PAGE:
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Fish #89 Greater Forkbeard Phycis blennoides ~ Teresa Hodges
Acrylic 20 cm x 50cm
Phycis Blennoides, the Greater Forkbeard, is found throughout European waters, from Norway and Iceland, the North Sea and the NE Atlantic, to the western Mediterranean and the coast of Senegal.
They grow up to 3ft in length, and weigh up to 7lb. Living in deep offshore waters, with larger specimens moving into even deeper places, they are happy with seabeds ranging from rock and coral to sand and mud. Smaller fish feed on marine worms, dislodged shellfish, prawns and shrimps. Larger fish are also partial to small fish and squid.
The Encyclopaedia Metropolitana (1845) describes the name, Phycis, as from the Greek 'psári,' "so-called from being supposed to live among sea-weed." On the west coast of Ireland, it has long been known by fishermen as Sweaty Betty, a name recently taken up by an enterprising fishmonger and restauranteur. In Cornwall, it is known as Plus-Fours. In "Food in the Ancient World A-Z" Andrew Daley notes it was one of several fish known in Latin as Asellus, "little donkey," and its minced flesh used in "milk patina," an ancient version of a kind of blancmange, a dish I think should perhaps remain in ancient times...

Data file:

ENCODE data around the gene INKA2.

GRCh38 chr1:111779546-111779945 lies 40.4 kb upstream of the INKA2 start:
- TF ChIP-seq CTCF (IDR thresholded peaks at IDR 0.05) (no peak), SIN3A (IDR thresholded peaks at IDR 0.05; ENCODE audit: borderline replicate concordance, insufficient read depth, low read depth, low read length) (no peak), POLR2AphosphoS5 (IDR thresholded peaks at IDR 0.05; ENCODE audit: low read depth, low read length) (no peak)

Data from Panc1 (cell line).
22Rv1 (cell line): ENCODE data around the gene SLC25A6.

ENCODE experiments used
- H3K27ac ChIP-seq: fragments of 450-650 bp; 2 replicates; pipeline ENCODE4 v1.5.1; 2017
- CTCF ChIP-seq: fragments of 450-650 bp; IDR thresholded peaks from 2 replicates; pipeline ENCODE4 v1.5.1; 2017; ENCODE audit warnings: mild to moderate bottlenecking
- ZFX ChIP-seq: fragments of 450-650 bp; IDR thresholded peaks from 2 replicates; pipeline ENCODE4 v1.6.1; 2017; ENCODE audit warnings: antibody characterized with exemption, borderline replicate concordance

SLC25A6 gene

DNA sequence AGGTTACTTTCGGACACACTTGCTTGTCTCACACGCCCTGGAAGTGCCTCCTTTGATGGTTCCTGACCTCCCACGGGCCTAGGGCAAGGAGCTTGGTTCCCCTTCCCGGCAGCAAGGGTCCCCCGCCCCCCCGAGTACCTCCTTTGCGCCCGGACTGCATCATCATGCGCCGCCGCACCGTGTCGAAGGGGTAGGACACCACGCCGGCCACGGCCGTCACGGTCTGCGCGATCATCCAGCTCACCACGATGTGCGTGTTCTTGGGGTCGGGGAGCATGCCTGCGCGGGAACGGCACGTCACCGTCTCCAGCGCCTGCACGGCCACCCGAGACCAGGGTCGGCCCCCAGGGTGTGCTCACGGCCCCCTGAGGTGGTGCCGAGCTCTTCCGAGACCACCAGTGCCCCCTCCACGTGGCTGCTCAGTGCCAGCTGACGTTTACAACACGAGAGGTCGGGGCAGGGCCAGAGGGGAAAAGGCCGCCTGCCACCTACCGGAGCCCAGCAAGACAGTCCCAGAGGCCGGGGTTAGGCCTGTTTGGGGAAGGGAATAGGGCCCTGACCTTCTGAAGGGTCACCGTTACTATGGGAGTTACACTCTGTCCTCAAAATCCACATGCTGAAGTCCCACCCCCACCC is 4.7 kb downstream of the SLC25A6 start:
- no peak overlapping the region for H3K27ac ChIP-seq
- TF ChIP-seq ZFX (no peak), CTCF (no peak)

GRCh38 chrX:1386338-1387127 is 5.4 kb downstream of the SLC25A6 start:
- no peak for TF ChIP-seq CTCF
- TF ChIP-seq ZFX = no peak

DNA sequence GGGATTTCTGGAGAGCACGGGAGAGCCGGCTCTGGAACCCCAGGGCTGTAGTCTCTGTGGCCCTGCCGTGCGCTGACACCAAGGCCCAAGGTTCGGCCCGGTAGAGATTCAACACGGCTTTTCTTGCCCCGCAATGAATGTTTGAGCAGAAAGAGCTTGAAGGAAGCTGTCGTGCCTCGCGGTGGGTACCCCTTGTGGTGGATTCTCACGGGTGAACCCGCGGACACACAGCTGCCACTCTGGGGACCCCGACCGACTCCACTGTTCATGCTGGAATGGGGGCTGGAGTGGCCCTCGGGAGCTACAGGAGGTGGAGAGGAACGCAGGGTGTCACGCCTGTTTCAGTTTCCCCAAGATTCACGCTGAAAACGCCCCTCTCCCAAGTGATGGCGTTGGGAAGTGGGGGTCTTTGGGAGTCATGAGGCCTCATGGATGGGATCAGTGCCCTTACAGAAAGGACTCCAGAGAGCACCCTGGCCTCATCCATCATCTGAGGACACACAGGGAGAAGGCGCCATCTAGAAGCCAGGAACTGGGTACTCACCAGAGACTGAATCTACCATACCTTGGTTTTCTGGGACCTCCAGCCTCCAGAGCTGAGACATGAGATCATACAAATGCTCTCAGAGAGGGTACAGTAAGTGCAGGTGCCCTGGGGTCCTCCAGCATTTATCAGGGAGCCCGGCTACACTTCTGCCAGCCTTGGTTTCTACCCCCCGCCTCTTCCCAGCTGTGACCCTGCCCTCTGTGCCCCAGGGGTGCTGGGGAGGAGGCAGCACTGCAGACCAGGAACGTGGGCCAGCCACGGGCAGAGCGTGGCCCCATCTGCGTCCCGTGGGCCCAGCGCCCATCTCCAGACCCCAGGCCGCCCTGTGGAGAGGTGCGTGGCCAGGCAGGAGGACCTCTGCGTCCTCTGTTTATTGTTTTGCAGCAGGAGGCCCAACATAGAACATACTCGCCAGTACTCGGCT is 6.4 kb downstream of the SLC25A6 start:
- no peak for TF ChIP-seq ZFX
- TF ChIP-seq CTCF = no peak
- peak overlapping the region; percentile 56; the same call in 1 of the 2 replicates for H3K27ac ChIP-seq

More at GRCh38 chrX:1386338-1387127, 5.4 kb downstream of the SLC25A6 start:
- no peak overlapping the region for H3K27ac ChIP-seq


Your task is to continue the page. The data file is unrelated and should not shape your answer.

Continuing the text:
Not commonly used in cooking, it has recently been proving popular on plates in Galway, partly as a result of the Fisheries Discard Plan, the policy of not discarding unwanted catch championed by Hugh Fearnley-Whittingstall. However, the Marine Conservation Society has given the Greater Forkbeard its highest rating of 5 (avoid eating). As a deep water species, it and its environment are under threat from commercial deep sea trawling, and its deep water habitat poses problems in assessing population numbers.
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